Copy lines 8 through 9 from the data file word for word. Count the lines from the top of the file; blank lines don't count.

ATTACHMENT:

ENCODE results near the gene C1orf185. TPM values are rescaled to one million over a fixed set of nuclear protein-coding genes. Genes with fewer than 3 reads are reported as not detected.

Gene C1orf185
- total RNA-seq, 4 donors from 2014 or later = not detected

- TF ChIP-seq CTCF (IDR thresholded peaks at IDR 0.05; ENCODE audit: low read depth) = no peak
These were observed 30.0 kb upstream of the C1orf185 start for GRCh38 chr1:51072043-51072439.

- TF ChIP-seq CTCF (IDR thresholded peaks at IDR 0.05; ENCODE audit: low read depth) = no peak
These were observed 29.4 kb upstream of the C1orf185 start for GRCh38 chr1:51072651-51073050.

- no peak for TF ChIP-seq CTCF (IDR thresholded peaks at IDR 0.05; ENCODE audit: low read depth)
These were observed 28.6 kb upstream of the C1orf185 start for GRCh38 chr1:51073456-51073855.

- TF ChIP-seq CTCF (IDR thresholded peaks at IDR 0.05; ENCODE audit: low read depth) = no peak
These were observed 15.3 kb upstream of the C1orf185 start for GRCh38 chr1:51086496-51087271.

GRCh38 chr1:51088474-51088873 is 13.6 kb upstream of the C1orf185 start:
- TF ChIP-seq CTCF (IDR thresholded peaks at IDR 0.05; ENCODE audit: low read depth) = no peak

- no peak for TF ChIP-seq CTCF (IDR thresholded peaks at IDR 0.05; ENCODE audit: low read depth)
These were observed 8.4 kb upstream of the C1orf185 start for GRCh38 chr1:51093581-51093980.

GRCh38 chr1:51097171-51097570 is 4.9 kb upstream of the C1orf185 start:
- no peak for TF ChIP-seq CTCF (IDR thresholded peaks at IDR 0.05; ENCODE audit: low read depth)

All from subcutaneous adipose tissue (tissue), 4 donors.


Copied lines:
- no peak for TF ChIP-seq CTCF (IDR thresholded peaks at IDR 0.05; ENCODE audit: low read depth)
These were observed 28.6 kb upstream of the C1orf185 start for GRCh38 chr1:51073456-51073855.